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Dream Home

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Dream Home (2010)

96 min - Horror - 25 April 2010
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A woman will go to whatever lengths necessary to obtain her dream home with a view of the sea. This includes driving down the property value and decreasing the occupancy rate by killing her potential neighbors ...

Director:  Pang Ho-Cheung

Storyline

A woman will go to whatever lengths necessary to obtain her dream home with a view of the sea. This includes driving down the property value and decreasing the occupancy rate by killing her potential neighbors ...


Collections: Pang Ho-Cheung

Tagline: In a cut-throat property market, she'd kill for a harbour view.

Genres: Horror

Details

Official Website:  http://www.dreamhome.asia/
Country:   Hong Kong
Language:  Cantonese
Release Date:  25 April 2010

Box Office

Company Credits

Production Companies:  852 Films

Technical Specs

Runtime:  1 h 36 min

Dream Home (維多利亞壹號 Wai dor lei ah yut ho, literally Victoria No. 1) is a 2010 Hong Kong slasher film directed and co-written by Pang Ho-cheung.

The film is the story of Cheng Lai-sheung (Josie Ho) who saves up money to buy her dream home. After the sellers decide to turn her down, she goes into a murderous frenzy.

Dream Home was originally meant to be released in October 2009 in Hong Kong but due to legal disputes between 852 Films and the director the film premiered in Italy on 23 April 2010 and in Hong Kong on 13 May. The film received mixed reviews which focused on whether or not the satirical and horrific scenes worked well together.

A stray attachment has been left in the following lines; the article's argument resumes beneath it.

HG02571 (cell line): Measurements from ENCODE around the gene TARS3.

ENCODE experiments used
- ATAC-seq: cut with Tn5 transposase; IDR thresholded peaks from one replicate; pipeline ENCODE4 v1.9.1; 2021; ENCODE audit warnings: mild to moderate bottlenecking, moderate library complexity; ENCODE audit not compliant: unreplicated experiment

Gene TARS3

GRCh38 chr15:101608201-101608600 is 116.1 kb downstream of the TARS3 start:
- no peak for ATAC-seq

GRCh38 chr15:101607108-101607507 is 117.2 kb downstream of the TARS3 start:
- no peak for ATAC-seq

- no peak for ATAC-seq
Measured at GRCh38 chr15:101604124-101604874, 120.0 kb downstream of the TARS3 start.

Dream Home Movie Trailer

Review

Shockingly violent and rooted in social issues, Pang Ho-cheung’s hot-topic slasher lunges for the jugular in an attack on the city’s overinflated property-development scene and public ills surrounding it. The grisly mood is established pre-credits as a young woman slips into a classy housing block, garrotes security a guard amid sprays of blood, kills the CCTV system and heads upstairs.

Meet Cheng Lai-sheung (Josie Ho), a local girl who grew up across the road from where the towers of No. 1 Victoria Bay now stand. In 1990s flashbacks we see the district’s community being torn apart when hired thugs force out neighbours ahead of redevelopment projects, and viewers watch on as Cheng’s dad suffers from construction-related illness and grandpa laments the end of nearby waterfront for land reclamation. Yet even with all this in her past, personal reasons mean Cheng is now dead set on buying an pricey harbour-view home in the modern estate, and she’ll do anything she can to snag the property of her dreams.